Especially with the move to broad match, advertisers need that guidance to help make better business decisions.

What Can You Do?

When it comes to feature removal, such as ad targeting or search terms, my main recommendation is to speak up. If you have a rep in those platforms, use them to your advantage. Make your voice heard.


Google has started taking advertiser feedback into account, and it shows with their revisions to its upcoming Privacy Sandbox.

Additionally, make sure to reach out to the Google Ads Liason on Twitter. This is a chance to reach someone within Google directly about your questions or issues.

As we shift towards less (or more, depending on how you look at it), regulation in tech, you may need to rethink the way PPC works for you.

Instead of looking at PPC as a last-click acquisition channel, look at it as an awareness tool and a way to complement your holistic marketing strategy.

Don’t keep your PPC efforts in a silo. By doing this, you’re limiting the relevance of this channel, and ultimately the success of PPC,

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Featured Image: Azian Stock/Shutterstock


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SEO Tips For Expanding Into German-Speaking Markets



SEO Tips For Expanding Into German-Speaking Markets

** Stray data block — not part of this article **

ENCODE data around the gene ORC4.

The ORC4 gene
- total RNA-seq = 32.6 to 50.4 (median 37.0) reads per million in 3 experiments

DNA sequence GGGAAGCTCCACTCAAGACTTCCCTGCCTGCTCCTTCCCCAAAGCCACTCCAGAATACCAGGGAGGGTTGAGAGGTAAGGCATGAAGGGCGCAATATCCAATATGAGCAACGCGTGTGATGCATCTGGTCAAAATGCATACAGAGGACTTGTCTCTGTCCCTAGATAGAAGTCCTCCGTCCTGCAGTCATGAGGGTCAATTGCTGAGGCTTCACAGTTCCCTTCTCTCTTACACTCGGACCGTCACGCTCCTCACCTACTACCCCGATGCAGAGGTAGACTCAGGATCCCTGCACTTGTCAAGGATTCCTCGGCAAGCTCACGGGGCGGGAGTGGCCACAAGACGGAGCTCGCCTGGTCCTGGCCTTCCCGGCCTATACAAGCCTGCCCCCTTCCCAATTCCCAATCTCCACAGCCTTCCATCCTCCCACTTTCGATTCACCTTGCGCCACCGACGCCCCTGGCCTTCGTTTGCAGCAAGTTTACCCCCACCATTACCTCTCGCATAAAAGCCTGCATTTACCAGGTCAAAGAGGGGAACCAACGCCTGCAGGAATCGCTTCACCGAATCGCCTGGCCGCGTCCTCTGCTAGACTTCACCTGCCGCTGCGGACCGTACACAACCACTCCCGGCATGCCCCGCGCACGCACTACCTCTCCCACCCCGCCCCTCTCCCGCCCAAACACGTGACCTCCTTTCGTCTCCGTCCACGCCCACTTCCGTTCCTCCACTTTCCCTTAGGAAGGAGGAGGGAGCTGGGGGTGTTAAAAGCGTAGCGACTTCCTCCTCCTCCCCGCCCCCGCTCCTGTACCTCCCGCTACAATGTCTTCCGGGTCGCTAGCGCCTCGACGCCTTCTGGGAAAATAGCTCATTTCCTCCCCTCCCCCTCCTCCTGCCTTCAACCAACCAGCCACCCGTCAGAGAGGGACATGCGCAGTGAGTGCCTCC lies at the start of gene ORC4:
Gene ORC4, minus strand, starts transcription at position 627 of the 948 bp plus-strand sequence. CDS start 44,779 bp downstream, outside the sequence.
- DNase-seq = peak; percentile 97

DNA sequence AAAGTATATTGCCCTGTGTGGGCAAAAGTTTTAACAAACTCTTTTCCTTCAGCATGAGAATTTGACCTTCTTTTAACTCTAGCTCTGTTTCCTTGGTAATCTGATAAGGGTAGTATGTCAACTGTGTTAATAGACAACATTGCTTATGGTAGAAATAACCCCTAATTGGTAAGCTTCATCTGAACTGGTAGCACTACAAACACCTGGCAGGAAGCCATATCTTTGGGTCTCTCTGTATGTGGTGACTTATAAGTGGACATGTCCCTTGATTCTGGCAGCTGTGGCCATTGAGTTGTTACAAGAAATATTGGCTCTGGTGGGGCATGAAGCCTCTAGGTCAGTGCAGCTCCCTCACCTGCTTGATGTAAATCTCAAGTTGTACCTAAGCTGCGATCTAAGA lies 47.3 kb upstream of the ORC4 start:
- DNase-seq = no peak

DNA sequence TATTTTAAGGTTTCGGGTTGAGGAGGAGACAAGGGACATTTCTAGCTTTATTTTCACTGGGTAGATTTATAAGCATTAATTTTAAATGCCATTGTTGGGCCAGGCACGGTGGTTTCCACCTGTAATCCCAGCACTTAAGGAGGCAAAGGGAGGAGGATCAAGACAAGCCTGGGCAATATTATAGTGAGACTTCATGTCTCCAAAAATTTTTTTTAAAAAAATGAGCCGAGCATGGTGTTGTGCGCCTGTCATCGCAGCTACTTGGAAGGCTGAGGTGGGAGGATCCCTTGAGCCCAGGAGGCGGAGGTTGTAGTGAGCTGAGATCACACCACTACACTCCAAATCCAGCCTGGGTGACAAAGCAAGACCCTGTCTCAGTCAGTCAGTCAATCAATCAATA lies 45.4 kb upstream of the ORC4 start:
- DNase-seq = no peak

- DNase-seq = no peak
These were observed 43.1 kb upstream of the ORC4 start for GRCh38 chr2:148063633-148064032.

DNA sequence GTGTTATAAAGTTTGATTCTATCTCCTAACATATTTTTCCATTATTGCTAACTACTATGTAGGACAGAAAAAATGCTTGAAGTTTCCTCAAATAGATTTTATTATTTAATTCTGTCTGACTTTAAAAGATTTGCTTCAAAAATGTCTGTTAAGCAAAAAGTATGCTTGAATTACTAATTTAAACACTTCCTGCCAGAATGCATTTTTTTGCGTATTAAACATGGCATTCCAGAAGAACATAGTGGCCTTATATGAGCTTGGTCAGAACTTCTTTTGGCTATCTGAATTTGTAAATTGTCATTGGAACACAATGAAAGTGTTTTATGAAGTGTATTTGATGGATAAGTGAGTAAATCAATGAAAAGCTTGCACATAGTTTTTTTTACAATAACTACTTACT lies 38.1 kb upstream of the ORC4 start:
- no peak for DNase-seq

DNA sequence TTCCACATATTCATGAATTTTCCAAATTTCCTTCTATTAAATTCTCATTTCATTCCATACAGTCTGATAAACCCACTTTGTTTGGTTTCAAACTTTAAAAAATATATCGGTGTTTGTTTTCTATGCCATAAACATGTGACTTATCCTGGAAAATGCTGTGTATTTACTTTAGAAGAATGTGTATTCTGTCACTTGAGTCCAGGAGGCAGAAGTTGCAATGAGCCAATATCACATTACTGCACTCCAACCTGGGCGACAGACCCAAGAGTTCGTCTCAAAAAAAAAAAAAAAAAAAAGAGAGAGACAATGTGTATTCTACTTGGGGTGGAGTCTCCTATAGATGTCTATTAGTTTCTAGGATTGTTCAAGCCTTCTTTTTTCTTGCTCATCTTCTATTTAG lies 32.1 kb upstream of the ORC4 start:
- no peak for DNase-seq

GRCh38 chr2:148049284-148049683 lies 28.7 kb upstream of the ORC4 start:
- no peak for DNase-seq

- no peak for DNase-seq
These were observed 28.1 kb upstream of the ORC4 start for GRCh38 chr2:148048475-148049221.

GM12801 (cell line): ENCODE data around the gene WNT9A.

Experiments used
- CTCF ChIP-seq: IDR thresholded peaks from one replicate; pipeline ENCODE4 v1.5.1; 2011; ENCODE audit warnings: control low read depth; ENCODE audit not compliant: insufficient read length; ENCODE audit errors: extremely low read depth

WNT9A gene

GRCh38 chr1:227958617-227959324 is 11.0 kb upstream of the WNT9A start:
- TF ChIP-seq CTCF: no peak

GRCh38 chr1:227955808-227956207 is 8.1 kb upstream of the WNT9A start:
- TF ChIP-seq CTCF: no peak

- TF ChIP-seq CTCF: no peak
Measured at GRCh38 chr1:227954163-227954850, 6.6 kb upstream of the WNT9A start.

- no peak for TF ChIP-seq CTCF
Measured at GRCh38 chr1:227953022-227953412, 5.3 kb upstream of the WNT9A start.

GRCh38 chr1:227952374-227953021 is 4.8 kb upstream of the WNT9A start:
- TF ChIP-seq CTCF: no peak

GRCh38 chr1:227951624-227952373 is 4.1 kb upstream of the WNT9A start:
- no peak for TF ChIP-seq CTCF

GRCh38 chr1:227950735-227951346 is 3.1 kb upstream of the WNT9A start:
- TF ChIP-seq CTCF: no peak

So, you’re ready to expand into the land of wheat beer, sausage, and potatoes?

I’ve got good news for you!

With a large and affluent consumer base, Germany is an attractive market for many businesses.

But there’s one little catch: you need localization.

What’s localization, you ask?

Well, it has a lot to do with adapting your messaging to meet local cultural standards.

And while that first and foremost includes the language, it also covers traditions, humor, market expectations, and more.


Regardless of whether you’re looking to expand into Germany or another country, you must understand your audience’s unique needs and how to reach them before you can successfully market your business to them.

So, before you go and start directly translating your English content strategy into German, you should know that adapting to German SEO is far more than just a translation job.